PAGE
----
Gravesites and Graffiti in Vienna

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As the “City of Waltzes,” Vienna has hosted, inspired, and commissioned a legion of classical composers to write songs, most notably Johann Strauss’ “The Blue Danube,” named after the nearby river that actually runs a deep green.

That tradition is everywhere you go in Vienna, which hosts two of its own major orchestras and an array of classical performances happening daily, a Mozart ensemble performing four shows a week, dressed in 18th century costumes and powdered wigs.

Many visitors beat a path out of the city, down to the enormous Zentralfriehof  – the Central Cemetery – to see the tombstones of Vienna’s musical founders. Beethoven, Schubert, Brahms, and Johannes Strauss are clustered around a memorial to Mozart, whose died impoverished and was buried a pauper. The actual site of his bones is unknown.

The Brahms tombstone features a bust of the composer himself, looking contemplatively in the direction of Mozart. You can hear an excerpt of his 3rd symphony performed by the Philadelphia Orchestra on May 30th, in Paris, above.

Schoenberg is also nearby, set aside by himself away from the elaborate funerary of the others. The modernist who founded the 12-tone system that revolutionized music composition is memorialized by a marble cube, set askew on a plinth. Vienna takes pride in its history, while at the same time trying to shake it off.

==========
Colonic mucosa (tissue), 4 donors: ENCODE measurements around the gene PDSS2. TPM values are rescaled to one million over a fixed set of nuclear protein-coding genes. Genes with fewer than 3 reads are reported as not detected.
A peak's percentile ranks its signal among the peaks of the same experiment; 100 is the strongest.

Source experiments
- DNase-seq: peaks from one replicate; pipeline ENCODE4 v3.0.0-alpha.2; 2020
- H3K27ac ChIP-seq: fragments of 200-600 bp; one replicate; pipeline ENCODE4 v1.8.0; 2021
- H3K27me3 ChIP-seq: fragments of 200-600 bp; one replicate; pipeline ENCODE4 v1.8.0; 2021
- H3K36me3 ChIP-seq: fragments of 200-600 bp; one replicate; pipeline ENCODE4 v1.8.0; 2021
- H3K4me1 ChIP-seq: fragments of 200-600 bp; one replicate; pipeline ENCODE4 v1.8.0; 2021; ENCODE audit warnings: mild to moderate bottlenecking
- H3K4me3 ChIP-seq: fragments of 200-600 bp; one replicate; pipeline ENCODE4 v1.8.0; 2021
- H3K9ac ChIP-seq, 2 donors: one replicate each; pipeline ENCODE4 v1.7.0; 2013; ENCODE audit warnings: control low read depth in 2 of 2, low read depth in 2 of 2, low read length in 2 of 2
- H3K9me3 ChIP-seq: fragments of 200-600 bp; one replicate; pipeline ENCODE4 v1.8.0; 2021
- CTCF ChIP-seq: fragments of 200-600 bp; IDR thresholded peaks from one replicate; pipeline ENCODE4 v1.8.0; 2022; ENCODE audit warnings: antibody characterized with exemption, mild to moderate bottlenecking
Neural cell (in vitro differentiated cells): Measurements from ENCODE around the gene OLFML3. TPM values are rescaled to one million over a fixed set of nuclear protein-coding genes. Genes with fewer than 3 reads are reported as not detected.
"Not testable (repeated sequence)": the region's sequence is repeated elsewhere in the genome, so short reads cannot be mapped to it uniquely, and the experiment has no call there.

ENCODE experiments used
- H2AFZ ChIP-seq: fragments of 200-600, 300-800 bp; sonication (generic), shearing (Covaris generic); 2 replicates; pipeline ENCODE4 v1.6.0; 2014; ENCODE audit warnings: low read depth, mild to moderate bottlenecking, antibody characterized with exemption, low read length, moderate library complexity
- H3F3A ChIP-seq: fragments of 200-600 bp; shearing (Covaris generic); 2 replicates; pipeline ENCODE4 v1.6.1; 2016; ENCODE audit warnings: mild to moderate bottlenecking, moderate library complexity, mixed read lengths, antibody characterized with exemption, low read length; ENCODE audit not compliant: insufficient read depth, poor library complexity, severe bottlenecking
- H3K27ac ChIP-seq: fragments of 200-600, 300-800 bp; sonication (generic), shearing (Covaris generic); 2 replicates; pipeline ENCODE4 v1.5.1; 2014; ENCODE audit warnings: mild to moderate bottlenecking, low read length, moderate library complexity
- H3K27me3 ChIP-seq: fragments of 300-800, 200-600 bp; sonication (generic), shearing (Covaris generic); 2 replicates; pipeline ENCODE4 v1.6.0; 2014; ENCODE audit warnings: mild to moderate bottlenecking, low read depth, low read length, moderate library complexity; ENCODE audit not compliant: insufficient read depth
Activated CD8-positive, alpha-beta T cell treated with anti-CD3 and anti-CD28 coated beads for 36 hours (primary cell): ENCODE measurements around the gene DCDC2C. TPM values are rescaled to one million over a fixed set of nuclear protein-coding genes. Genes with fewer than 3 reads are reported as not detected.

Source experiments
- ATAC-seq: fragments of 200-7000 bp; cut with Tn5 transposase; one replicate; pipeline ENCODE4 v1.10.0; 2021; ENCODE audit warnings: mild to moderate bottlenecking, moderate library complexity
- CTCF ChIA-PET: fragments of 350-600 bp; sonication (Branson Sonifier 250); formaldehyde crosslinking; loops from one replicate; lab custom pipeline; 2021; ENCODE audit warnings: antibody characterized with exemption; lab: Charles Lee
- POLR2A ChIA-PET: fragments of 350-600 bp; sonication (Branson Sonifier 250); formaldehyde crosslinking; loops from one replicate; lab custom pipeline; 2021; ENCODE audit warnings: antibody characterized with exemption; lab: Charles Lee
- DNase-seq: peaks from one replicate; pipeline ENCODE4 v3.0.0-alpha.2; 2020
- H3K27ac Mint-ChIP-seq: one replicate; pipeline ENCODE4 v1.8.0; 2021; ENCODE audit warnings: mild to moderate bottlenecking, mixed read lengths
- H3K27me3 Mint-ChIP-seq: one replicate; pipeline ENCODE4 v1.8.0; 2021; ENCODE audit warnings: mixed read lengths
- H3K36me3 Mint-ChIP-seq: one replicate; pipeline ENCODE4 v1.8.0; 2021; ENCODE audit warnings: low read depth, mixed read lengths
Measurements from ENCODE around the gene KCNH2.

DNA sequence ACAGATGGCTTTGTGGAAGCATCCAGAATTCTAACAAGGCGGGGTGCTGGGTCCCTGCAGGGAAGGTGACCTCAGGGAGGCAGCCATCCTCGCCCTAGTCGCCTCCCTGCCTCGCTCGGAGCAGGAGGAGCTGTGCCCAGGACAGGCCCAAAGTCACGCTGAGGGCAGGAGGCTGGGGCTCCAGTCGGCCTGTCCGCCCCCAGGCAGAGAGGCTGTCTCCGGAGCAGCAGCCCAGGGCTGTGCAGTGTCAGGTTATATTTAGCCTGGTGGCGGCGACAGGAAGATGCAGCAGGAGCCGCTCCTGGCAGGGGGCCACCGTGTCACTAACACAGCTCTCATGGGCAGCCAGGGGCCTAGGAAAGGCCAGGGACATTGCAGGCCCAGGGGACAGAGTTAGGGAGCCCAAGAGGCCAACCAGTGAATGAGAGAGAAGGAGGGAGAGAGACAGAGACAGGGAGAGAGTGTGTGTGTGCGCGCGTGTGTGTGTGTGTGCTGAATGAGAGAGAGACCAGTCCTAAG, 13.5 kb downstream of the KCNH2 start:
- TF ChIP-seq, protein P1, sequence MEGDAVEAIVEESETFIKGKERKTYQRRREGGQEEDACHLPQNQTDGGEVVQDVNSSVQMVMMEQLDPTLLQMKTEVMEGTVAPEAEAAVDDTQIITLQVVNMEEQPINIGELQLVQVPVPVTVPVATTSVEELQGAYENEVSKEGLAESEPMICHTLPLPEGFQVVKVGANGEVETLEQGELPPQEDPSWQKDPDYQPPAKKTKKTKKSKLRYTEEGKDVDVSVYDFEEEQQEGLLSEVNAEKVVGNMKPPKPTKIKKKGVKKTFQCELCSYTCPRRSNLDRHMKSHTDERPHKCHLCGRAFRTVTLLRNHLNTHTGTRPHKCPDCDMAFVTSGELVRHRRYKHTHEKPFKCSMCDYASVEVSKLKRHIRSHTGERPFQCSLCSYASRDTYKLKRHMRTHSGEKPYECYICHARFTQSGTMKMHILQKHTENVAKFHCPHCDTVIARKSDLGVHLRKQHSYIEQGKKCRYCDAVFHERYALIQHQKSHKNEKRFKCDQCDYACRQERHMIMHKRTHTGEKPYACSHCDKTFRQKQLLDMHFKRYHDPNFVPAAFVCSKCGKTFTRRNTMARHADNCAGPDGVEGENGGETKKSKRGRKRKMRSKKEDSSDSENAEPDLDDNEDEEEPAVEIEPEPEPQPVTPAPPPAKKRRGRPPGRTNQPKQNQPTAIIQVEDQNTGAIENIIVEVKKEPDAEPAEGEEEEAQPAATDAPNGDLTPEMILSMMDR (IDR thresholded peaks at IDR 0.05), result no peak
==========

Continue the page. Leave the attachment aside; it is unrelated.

There are several underground nightclubs (literally) where DJs experiment with all genres of electronic washes and beats.

The Leopold Museum asked British artist Tracey Emin to create a series of installation in response to the museum’s collection of Egon Schiele, Vienna’s disturbing (and tragic) early 20th century expressionist. The Albertina Museum, housed in an 18th century Habsburg palace, curated “Drawing Now,” a survey of contemporary international artists rethinking what it means to draw – including wire sculpture and wrapping the building itself with orange tape.

Contemporary expression can also be seen on the streets themselves, where graffiti is allowed to exist on some walls. Artists obviously put some time and care into work on the old plastered-stone walls in the Wein section of Vienna, near the Belvedere palace. The only one to identify him- or herself in the work, Baby Olmec, used a wicket-style spraying technique to create a feather effect on native Aztec figures. Check them out in the picture gallery.

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